* * * * * *
Okay, second session just finished – just as intense as this morning, except I thrived in the moment a little more. I was shooting blast-doubles, power-doubles, high c's, and hip throws like I grew up wrestling in Iowa. Man, I'm pumped right now. Didn't get taken down once, pushed the pace, worked hard, and I think it's gonna pay off.
* * * * * *
Ever since 1999, when future UFC champion Jens Pulver showed up at Pat Miletich’s camp in Iowa with his life in suitcases, it’s become common for aspiring fighters to gamble everything on a fight team taking them under their wing. What Desir and his cohorts in Phuket are hoping for with Tiger Muay Thai, others at the same time are hoping for with Team Quest in Murrieta, Tristar in Montreal, or Greg Jackson’s school in Albuquerque.
* * * * * *
Third session was the most technical. After yesterday's two grueling sessions it was hard for me to get out of the bed this morning. The practice was designed to be early in my opinion to see how we perform on lack of sleep and food. ... I still did well. Took people down at will. Controlled the ground fight the majority of the time and worked hard. Interview at 11:00 and then last training session at 2:00.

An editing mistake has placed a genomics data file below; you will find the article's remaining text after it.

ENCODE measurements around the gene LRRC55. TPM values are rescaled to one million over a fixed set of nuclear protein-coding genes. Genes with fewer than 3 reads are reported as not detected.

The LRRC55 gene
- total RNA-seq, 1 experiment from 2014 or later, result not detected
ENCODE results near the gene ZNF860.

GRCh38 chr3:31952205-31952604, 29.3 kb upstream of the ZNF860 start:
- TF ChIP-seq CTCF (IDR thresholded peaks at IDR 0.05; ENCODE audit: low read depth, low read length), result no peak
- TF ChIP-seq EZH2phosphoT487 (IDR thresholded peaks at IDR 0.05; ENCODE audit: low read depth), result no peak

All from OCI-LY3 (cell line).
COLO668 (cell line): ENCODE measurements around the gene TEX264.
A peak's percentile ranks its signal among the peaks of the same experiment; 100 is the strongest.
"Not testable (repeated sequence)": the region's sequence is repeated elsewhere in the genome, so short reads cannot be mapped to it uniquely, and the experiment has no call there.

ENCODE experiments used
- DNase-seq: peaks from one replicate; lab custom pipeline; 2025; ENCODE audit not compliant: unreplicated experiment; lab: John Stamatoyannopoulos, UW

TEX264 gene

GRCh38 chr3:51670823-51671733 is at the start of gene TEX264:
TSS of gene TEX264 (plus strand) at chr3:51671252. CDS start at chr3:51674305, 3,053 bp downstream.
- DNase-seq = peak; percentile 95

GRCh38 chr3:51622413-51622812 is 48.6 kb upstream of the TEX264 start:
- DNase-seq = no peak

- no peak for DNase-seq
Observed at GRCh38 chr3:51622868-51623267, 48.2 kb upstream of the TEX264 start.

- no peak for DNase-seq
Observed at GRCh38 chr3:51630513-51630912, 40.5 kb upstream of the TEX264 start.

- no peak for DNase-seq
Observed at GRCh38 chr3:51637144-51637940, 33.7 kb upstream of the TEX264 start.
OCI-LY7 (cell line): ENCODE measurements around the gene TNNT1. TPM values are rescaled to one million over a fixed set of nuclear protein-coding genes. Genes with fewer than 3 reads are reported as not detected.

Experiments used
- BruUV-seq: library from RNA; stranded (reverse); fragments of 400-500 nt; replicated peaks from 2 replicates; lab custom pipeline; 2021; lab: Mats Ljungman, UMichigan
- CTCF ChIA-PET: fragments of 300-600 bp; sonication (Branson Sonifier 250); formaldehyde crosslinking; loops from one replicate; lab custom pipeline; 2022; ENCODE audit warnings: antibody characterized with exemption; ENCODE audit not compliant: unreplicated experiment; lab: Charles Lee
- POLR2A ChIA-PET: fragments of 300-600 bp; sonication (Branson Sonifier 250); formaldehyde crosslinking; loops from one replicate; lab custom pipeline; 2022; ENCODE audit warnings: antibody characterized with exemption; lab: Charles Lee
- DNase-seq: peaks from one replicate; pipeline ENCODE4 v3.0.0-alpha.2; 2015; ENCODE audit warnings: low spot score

It's a shame only five fighters are going to get the scholarship. There is gonna be more unhappy people today than happy people. I wish we could all win and just be one big happy team.
Last session was all cardio and very intense. First we did water games and drills and beach-to-ocean sprints that looked fun but were very hard. Then we ran three miles up a mountain to Big Buddah. Hardest thing I’ve done since the half marathon in the [Marine] Corps. They're going to announce the 2013 pro MMA team in a few minutes. I will keep you posted!
* * * * * *
Tiger Muay Thai‘s MMA team is led by American UFC veteran Brian Ebersole. He, along with fellow former UFC lightweight Roger Huerta, makes it clear from the outset that they’re watching for work ethic and attitude as well as the ability to fight without hurting training partners. It’s not enough to be talented to make the team; you have to fit. Desir doesn't make it.
* * * * * *
I feel like dying. I feel like I lost another fight. I like the guys that made the team, but I’m better than four of them… The coaches said I was top two in talent… But they didn’t know if I was coachable. They said because I’m talented, I felt as if I was entitled to shit. I dunno where I’m gonna go now.